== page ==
Wednesday, August 28, 2019

Need More God?

Dear Friends,

What would be the one single thing for you to have that would most improve the quality of your life? Check one:  ❑ More money? ❑ Better job? ❑ Nicer house? ❑ Healthier body? ❑ More God? While some of those may be difficult to obtain, if you picked “More God,” you can have that one right now. Guaranteed! Coming into the presence of God is to come into a place that we long for. Psalm 42:1-2 NLT But how do we do that? When our life is filled with worries, troubles and doubts – maybe even some doubts about God Himself – how do we go about living in God’s presence? 

The spiritual concept of living a life in the presence of God is rooted in the early Eastern (Orthodox) church Fathers and the monastic life where one was taught to be still and come into the presence of God. In our modern church, instead of simply being, our emphasis is on doing. We have formulas on how to pray, Bible reading plans, instructions for sustained fasting and a 12 lesson Bible study program guaranteed to show us how to follow Jesus Christ and grow our Christian faith! Nothing wrong with any of that. But what brings me into God’s presence is more often not what I “do” but what I stop doing. If I want “More God,” instead of trying harder to do more, I often find that it’s more helpful to take a break and do less. Sometimes I need to lay aside all the Christian “disciplines” and just take a vacation!

Psalm 46:10 says, “Be still, and know that I am God..” We read that and hear that as meaning: Be quiet. Be at peace. But the original Hebrew used here means to “quit struggling.” An expanded translation might sound like this: “Stop your striving and just kick back for awhile. Let go of trying to make something happen, and instead, just relax to see what I am doing here in your life. Forget the religious rules and take a break. If your spiritual wheels are spinning and you’re skidding off that pathway to righteousness, just stop and hang loose for awhile. Take a load off. Settle down. If you’re feeling overwhelmed, quit struggling. Stop your fussing. Cut it out. Be still. Know that I am God. Relax. I will restore and refresh you, says the Lord.” 

The Latin word translated as “be still” is the word “vacate” and it means the same in Latin and English. It means to vacate – to leave behind – the things we wrestle with and be free of those struggles. “Vacate” is the root word for our word vacation. When we are taking a “vacation,” we have “vacated,” or left behind any worrisome work and home obligations and refocused our thoughts on a pleasurable getaway. Paul tells us we must “work out our salvation” Philippians 2:12–13 and some of us become Christian workaholics fearful that unless we follow our own religious rules our soul will become dangerously backslidden. Yes, there is a time to read our Bible and know God through His Word but there’s a time to take a vacation with God and know Him through His presence. We need to empty out the clutter from our mind and set aside our worries and troubles. Relax before God and fully enjoy being in His presence. It’s as if God is saying: “Be still. Let’s you and Me take a vacation together.”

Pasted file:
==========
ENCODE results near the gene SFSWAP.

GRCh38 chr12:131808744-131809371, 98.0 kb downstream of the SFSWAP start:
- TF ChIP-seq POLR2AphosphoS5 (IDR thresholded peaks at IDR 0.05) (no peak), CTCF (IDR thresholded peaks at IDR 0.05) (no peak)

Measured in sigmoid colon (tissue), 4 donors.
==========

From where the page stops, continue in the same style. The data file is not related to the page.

That’s what I need. When things get busy.. When the battle makes me weary.. When I’m discouraged.. When the scripture that tells me to “Rejoice always” 1 Thess 5:16 is lost in a sea of stress.. When my feelings got hurt, or even worse, when I just realized that I hurt someone else’s feelings.. When my day gets tough.. That’s when I need a break.

And a spiritual timeout with God doesn’t automatically mean it’s a time to become all religious and fervently pray. Prayer is appropriate for all  circumstances, but we must be careful to not just simply exchange a frantic secular activity for a frantic spiritual activity. That’s not taking a vacation. It’s just substituting a different type of work at the same obsessively dysfunctional pace. That’s when God might say to you: “Be still. Quit your struggling. Stop fretting and fussing. Let’s you and Me take a break together.” 

Sometimes we need to just be content to sit beside God and be with Him. No agenda. No non-stop prayer conversation. Just to sit-a-spell with our Father and be still. The early church and the monastics called this “contemplation.” To just be there. Centering all your attention and desire on God and letting Him be the sole concern of your mind and heart. We desire to come into God’s presence not for what He can do for us but simply for who He is. And in His presence, we find His peace. Life can get tough and if you’re like me, you may need a bunch of mini-vacations with God throughout your day. That’s when you’ll be walking alongside those deep Living Waters. You feel those stirrings of love in your heart for God. You feel His presence and His peace. He is restoring your soul. Your spirit is refreshed. You are on a vacation with God. Amen?

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